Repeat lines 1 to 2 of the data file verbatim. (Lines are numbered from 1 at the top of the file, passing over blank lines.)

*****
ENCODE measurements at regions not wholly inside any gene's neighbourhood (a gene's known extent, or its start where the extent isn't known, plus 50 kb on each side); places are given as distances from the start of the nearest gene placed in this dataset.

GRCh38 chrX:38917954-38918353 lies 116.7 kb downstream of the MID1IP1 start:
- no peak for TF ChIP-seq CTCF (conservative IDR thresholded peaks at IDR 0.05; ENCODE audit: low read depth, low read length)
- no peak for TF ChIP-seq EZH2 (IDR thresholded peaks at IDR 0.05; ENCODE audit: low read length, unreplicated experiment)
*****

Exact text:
ENCODE measurements at regions not wholly inside any gene's neighbourhood (a gene's known extent, or its start where the extent isn't known, plus 50 kb on each side); places are given as distances from the start of the nearest gene placed in this dataset.

GRCh38 chrX:38917954-38918353 lies 116.7 kb downstream of the MID1IP1 start: